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TitreCanadian space weather services
AuteurTrichtchenko, L; Lam, H -L; Boteler, D H; Coles, R L; Parmelee, J
SourceCanadian Aeronautics and Space Journal vol. 55, no. 2, 2009 p. 107-113,
Séries alt.Secteur des sciences de la Terre, Contribution externe 20090179
Documentpublication en série
Mediapapier; en ligne; numérique
Sujetsmagnétosphère; courants magnétosphériques; ionosphère; courants ionosphériques; satellites; géomagnétisme; champs géomagnétiques; géologie extraterrestre
Illustrationsimages; plots; screen captures
ProgrammeTargeted Hazard Assessments in Northern Canada, Géoscience pour la sécurité publique
Résumé(disponible en anglais seulement)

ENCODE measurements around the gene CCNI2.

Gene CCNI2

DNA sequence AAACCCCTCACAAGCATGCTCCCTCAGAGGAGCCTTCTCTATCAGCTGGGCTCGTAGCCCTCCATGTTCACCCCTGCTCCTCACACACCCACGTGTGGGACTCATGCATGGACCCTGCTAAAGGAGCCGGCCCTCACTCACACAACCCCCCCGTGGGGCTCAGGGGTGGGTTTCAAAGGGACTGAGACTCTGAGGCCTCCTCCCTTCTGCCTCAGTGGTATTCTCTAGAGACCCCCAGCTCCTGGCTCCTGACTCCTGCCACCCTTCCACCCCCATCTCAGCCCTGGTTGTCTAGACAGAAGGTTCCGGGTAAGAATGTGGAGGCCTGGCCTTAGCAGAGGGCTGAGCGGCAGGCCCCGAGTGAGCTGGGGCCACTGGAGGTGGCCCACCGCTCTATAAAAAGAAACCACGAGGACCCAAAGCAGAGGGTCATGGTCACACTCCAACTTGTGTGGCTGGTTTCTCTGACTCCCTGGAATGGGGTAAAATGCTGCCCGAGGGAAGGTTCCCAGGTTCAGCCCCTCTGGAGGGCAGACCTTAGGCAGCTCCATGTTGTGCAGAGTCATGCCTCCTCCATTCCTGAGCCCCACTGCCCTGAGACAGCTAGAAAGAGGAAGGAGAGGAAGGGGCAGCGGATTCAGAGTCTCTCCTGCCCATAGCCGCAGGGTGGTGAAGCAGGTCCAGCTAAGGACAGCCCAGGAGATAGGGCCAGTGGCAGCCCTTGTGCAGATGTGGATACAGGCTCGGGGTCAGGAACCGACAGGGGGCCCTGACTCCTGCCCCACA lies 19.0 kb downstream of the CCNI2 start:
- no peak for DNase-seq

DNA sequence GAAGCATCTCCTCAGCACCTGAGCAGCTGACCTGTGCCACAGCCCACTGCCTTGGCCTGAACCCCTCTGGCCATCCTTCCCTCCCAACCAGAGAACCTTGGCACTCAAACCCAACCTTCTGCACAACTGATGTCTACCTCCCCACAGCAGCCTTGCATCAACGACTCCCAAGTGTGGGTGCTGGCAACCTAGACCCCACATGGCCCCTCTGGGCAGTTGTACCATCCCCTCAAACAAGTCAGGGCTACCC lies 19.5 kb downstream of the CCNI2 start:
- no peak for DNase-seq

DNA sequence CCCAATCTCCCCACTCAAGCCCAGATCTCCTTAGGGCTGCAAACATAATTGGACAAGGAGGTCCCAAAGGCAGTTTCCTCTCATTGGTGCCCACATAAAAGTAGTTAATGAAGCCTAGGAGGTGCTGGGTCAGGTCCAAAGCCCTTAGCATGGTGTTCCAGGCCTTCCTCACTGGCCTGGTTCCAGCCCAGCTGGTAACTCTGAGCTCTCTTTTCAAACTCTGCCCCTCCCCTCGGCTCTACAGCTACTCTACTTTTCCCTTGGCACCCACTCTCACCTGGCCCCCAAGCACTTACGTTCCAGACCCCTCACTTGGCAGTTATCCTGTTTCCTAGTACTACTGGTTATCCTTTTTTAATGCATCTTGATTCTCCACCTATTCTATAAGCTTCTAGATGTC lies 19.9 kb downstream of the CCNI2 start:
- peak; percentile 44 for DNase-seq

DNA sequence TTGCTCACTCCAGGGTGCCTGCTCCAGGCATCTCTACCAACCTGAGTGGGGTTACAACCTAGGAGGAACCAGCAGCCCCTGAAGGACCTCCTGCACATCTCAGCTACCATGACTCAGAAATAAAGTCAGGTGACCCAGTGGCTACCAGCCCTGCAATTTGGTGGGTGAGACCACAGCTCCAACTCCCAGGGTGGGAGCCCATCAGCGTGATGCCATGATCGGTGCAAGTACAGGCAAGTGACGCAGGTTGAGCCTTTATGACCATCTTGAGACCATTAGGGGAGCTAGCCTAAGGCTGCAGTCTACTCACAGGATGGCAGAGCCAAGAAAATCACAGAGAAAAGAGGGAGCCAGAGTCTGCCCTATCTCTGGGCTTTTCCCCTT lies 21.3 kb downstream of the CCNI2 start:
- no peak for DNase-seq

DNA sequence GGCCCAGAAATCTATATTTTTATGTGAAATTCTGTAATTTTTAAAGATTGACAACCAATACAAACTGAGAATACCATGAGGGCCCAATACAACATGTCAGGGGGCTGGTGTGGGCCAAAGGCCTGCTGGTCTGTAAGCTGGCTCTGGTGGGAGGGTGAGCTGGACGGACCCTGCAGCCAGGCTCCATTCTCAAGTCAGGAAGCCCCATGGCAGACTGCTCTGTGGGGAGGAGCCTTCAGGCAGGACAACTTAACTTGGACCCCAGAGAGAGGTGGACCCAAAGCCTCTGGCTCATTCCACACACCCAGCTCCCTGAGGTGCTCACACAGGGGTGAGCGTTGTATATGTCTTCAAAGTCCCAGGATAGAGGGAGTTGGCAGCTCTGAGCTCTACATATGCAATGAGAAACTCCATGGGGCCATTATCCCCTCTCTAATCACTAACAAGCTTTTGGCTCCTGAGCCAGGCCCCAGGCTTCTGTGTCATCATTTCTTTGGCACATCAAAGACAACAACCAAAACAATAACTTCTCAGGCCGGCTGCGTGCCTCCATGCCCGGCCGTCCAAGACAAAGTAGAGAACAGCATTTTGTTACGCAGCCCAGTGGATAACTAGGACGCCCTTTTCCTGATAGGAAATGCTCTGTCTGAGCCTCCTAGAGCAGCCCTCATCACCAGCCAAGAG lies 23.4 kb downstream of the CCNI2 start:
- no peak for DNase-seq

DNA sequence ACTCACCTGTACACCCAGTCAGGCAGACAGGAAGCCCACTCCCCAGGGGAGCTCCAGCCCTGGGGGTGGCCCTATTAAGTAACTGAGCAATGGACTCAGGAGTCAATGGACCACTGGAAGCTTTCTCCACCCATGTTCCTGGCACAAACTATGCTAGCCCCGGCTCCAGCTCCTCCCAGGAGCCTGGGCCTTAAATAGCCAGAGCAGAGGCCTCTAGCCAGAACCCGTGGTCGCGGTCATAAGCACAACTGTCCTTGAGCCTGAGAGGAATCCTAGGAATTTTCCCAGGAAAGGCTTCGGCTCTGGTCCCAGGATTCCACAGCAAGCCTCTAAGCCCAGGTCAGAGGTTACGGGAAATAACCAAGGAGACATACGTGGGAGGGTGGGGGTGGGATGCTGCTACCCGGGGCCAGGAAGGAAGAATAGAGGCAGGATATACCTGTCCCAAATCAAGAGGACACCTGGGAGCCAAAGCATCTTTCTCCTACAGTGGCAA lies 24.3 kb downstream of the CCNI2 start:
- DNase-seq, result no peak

Space weather is the term that has been adopted to cover the changes in the conditions on the Sun, interplanetary and near-Earth space, magnetosphere, and ionosphere, in analogy with meteorological weather. A wide range of technologies, from satellites to ground-based infrastructure such as power systems and pipelines, experience the hazardous effects of space weather. Some effects may be immediate (power systems, high-frequency (HF) communications), and others are cumulative (pipelines). To mitigate these risks requires space weather "now-casting" and forecasting. The Canadian Space Weather Forecast Centre (CSWFC) is operated by Natural Resources Canada. Developed originally in the 1970s to help magnetic surveyors, the CSWFC now covers a wide range of phenomena from geomagnetic storms and effects on ground infrastructure to parameters of the satellite environment at geostationary orbit. The CSWFC services include short- and long-term forecasts of geomagnetic activity at different locations over Canada and real-time services for ground infrastructure. To develop successful forecasts of the hazards from space weather involves analysis and understanding of a variety of solar and interplanetary phenomena combined with knowledge of the space weather effects on different technological systems. We show examples of space weather events from their origin on the Sun to their occurrence on the ground and demonstrate the CSWFC forecasts.